Thomas Gray Quotes

Far from the sun and summer-gale In thy green lap was Nature's Darling laid, What time, where lucid Avon stray'd, To him the mighty mother did unveil Her awful face:
Thomas Gray (1716-1771), British poet. The Progress of Poesy (l. 82-86). . . Gray's English Poems; Original and Translated from the Norse and the Welsh [Thomas Gray]. D. C. Tovey, ed. (1922) Reprint Services.
(17) (22)
Her track, where'er the Goddess roves, Glory pursue, and generous Shame, Th' unconquerable Mind, and Freedom's holy flame.
Thomas Gray (1716-1771), British poet. The Progress of Poesy (l. 62-64). . . Gray's English Poems; Original and Translated from the Norse and the Welsh [Thomas Gray]. D. C. Tovey, ed. (1922) Reprint Services.
(16) (17)
Now the rich stream of Music winds along Deep, majestic, smooth, and strong,
Thomas Gray (1716-1771), British poet. The Progress of Poesy (l. 7-8). . . Gray's English Poems; Original and Translated from the Norse and the Welsh [Thomas Gray]. D. C. Tovey, ed. (1922) Reprint Services.
(10) (19)
Yet shall he mount, and keep his distant way Beyond the limits of a vulgar fate: Beneath the Good how far—but far above the Great.
Thomas Gray (1716-1771), British poet. The Progress of Poesy (l. 120-122). . . Gray's English Poems; Original and Translated from the Norse and the Welsh [Thomas Gray]. D. C. Tovey, ed. (1922) Reprint Services.
(10) (15)
O'er her warm cheek and rising bosom move The bloom of young desire and purple light of love.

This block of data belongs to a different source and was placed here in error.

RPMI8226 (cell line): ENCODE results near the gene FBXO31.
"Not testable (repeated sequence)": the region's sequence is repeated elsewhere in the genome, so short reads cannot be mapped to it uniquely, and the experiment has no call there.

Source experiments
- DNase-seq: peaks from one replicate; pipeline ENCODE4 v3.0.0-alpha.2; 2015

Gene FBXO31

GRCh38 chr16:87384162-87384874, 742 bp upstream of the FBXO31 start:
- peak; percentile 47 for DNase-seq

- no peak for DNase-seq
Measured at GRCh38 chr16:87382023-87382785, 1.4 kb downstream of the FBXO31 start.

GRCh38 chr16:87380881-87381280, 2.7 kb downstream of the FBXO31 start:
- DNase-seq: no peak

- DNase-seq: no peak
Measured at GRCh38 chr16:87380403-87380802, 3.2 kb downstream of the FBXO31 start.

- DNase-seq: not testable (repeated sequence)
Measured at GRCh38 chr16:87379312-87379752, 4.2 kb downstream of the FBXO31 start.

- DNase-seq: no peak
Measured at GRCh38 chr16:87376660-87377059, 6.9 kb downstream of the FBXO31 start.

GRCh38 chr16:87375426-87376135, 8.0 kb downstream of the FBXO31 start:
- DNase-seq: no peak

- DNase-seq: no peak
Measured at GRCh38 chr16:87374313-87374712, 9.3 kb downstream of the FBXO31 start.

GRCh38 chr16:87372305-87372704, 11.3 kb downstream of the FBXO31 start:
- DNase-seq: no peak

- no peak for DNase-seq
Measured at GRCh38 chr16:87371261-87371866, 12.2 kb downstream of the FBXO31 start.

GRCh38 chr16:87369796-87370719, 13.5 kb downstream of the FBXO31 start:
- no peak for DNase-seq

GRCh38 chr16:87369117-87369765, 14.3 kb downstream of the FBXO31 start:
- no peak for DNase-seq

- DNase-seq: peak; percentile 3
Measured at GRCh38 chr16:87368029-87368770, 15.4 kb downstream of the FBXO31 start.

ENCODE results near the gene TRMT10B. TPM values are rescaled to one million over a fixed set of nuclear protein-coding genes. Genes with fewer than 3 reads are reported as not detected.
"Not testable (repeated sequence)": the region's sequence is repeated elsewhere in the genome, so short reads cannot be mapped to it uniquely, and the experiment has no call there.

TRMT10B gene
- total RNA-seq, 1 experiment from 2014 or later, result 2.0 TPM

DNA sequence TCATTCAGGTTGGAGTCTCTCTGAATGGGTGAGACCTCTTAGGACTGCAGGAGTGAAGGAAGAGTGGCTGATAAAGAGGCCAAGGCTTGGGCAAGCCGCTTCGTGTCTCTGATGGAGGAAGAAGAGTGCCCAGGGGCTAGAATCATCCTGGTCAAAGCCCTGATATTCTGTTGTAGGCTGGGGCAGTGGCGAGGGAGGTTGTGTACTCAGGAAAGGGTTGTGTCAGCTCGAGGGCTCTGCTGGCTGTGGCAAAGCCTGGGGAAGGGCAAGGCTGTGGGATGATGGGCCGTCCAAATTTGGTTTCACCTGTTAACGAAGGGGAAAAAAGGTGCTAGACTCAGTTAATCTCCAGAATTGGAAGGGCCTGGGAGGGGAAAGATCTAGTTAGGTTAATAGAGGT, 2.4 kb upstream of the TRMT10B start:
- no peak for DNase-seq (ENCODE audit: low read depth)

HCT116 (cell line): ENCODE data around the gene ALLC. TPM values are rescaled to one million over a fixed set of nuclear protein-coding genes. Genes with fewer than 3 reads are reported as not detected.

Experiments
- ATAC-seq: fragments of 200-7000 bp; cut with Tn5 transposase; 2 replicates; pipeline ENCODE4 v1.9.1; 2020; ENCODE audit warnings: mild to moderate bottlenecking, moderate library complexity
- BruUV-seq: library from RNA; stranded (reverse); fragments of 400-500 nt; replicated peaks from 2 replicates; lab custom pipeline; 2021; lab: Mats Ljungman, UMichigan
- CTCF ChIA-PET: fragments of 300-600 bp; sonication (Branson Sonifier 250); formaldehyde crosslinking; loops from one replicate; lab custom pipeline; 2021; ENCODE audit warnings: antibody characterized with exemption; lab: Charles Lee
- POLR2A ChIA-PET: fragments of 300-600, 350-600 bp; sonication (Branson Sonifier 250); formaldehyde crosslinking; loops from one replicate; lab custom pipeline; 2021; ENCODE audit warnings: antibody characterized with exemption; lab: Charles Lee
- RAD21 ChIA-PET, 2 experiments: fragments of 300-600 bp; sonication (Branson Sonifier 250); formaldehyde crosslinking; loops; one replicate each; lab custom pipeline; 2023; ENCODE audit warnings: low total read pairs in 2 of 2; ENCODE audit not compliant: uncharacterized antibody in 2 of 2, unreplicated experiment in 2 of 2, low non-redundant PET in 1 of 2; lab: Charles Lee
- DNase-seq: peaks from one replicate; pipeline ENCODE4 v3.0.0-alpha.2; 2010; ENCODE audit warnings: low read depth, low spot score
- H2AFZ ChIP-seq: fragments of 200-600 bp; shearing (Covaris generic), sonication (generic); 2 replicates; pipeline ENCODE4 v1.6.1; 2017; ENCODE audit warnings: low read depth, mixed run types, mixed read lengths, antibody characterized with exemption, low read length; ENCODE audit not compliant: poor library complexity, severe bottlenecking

Thomas Gray (1716-1771), British poet. repr. In Poetical Works, ed. J. Rogers (1953). The Progress of Poesy, pt. 1, sct. 3, l. 16-7 (written 1754, published 1757).
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He saw: but blasted with excess of light, Closed his eyes in endless night.
Thomas Gray (1716-1771), British poet. The Progress of Poesy (l. 100-101). . . Gray's English Poems; Original and Translated from the Norse and the Welsh [Thomas Gray]. D. C. Tovey, ed. (1922) Reprint Services.
(1) (0)
Nor second He, that rode sublime Upon the seraph-wings of Ecstasy The secrets of the Abyss to spy:
Thomas Gray (1716-1771), British poet. The Progress of Poesy (l. 94-96). . . Gray's English Poems; Original and Translated from the Norse and the Welsh [Thomas Gray]. D. C. Tovey, ed. (1922) Reprint Services.
(1) (0)
From Helicon's harmonious springs A thousand rills their mazy progress take:
Thomas Gray (1716-1771), British poet. The Progress of Poesy (l. 3-4). . . Gray's English Poems; Original and Translated from the Norse and the Welsh [Thomas Gray]. D. C. Tovey, ed. (1922) Reprint Services.
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Each in his narrow cell for ever laid, The rude forefathers of the hamlet sleep.
Thomas Gray (1716-1771), British poet. "Elegy in a Country Churchyard," st. 4.
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Let not ambition mock their useful toil, Their homely joys, and destiny obscure; Nor grandeur hear with a disdainful smile, The short and simple annals of the poor.
Thomas Gray (1716-1771), British poet. repr. In Poetical Works, ed. J. Rogers (1953). Elegy Written in a Country Churchyard, st. 8 (1751).
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